Stories matter. The big, the small, the inspiring, the humorous, the quirky, and the simply serendipitous. This is one such tale. The story of a typewriter; found, lost, rediscovered. The Valentine Typewriter.
A design icon famous for its use of colour and form, and revered for its practicability. A design that challenged the stereotypical typewriting machines of the 1960s that were widely regarded as ‘dull and uninspiring to look atʼ(1). It was clever, every component considered and well designed, including the carry case which doubled as a wastepaper basket.
A couple of years ago Sarah, with her incredible eye for detail spotted the Valentine typewriter in the window of a vintage shop. She knew we had to have it. An inspiring design icon that just belonged at Valentine Interiors. Alas, the shop owner never responded to our inquiry.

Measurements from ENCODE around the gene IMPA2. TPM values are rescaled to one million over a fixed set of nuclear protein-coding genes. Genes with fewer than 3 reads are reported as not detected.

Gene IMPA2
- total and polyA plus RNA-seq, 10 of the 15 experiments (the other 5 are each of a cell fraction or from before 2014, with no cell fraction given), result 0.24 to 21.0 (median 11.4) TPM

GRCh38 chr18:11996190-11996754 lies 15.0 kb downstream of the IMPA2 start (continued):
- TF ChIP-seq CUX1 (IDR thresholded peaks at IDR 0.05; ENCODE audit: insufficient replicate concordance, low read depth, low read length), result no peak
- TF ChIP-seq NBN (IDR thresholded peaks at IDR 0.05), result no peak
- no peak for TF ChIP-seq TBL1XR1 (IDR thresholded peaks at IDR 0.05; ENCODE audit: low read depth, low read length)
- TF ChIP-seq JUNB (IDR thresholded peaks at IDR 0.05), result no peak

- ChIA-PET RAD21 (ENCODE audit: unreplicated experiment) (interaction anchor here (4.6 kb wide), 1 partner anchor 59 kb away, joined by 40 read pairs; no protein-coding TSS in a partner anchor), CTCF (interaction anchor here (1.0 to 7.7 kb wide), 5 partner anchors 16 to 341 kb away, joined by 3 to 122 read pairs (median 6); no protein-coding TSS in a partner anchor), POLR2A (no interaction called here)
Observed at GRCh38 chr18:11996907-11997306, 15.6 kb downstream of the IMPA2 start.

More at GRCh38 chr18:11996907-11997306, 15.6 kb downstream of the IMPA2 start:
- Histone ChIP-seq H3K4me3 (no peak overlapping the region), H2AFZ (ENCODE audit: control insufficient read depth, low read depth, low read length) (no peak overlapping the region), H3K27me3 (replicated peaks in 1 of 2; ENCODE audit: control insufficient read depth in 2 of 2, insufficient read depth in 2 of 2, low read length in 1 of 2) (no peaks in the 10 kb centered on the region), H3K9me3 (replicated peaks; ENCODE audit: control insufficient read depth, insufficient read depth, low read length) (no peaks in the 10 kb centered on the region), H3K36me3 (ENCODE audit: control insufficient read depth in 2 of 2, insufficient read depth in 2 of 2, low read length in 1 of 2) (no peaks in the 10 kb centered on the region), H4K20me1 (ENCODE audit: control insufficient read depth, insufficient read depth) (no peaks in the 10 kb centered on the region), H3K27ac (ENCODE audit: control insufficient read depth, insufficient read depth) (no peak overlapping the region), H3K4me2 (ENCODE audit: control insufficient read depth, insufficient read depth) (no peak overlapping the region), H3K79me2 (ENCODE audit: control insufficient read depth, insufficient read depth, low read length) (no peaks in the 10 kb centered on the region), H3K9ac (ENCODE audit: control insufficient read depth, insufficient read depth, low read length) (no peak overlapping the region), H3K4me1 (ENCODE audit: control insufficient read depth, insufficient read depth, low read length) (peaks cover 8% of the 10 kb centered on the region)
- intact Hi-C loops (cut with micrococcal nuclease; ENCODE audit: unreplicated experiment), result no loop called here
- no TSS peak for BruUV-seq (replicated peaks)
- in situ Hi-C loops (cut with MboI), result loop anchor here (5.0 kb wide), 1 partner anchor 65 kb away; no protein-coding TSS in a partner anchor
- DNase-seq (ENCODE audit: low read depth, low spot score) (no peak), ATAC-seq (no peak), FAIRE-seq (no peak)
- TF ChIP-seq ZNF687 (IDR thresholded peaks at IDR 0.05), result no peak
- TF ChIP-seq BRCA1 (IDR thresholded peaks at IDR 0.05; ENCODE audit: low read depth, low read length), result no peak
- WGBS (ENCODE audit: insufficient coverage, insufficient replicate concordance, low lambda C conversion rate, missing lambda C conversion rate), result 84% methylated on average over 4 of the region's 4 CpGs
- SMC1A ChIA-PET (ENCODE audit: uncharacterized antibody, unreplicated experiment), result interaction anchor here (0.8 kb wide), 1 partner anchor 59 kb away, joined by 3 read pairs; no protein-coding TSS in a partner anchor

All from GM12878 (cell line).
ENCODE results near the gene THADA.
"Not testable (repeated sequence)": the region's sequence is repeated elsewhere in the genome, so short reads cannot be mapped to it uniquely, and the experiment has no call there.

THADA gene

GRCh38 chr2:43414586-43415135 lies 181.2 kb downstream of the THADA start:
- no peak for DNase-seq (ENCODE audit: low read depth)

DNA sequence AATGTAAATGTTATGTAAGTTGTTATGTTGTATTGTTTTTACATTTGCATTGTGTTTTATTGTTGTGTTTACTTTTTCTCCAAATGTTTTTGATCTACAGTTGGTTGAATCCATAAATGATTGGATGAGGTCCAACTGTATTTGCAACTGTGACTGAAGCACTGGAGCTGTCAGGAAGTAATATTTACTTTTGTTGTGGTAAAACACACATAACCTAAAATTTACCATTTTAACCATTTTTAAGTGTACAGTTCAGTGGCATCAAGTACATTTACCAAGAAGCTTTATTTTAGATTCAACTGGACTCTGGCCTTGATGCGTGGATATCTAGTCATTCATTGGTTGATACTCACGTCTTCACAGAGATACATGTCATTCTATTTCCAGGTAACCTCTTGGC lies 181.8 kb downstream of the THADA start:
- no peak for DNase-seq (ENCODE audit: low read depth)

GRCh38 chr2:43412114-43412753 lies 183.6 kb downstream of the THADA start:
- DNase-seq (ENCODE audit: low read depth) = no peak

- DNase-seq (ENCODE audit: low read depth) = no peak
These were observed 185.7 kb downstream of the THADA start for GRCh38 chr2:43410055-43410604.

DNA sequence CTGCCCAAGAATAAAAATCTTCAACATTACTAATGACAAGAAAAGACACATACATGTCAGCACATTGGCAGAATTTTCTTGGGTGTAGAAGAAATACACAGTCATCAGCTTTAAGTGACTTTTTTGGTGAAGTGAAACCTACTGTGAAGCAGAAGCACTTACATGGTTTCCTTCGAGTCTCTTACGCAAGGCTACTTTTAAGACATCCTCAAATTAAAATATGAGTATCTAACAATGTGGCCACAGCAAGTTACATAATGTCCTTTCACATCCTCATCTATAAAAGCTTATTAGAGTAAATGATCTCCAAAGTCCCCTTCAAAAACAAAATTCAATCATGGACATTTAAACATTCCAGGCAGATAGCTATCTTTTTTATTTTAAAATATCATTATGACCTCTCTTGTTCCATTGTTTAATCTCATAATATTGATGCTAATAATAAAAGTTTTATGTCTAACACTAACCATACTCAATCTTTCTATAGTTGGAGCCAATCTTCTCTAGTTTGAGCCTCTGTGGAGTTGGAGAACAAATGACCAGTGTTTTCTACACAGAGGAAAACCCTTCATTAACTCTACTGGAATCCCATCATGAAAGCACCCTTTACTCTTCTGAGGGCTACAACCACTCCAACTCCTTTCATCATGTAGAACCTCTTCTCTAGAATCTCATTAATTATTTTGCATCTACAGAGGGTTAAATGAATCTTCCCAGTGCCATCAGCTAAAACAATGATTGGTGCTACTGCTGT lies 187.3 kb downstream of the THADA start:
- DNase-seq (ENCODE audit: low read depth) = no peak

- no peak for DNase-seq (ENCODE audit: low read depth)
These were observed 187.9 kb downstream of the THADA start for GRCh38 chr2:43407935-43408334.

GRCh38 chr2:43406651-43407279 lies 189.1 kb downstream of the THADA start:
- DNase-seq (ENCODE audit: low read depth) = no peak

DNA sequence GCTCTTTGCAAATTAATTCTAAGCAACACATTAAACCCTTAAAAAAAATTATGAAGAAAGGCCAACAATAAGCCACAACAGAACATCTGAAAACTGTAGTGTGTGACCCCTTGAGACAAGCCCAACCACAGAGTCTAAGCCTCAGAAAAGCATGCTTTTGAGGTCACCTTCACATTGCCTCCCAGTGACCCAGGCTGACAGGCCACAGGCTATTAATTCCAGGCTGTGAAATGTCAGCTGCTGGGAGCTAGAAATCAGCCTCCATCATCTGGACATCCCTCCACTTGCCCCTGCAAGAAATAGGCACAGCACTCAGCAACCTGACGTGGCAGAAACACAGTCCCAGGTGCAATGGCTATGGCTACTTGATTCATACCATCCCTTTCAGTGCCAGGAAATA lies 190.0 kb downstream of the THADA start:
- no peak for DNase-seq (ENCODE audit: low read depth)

A year later, looking through some old photos, Jane came across the picture of the Valentine typewriter. Literally, at that moment, she received a message from the original shop owner, asking if she would be interested in purchasing the typewriter. She did.
Some might call it coincidence, but to us, it’s simply serendipity. Today that Olivetti Valentine typewriter is ‘our’ design icon, sitting quietly in the studio, a constant reminder to believe in chance, to understand that good design considers form and function equally and that truly great design is timeless.
And that could have been the end of the story. However, just the other day whilst browsing at the Hobart Bookstore, Jane happened to flick a book called Great Designs: The world’s best design explored and explained, and low and behold right there on page 192 is the Valentine Typewriter, which we now know was designed in 1969 by Ettore Sottsass and Perry A. King. Yes, Jane, bought the book.
(1) Wilkinson, P (2019), Great Designs, Penguin Group, UK.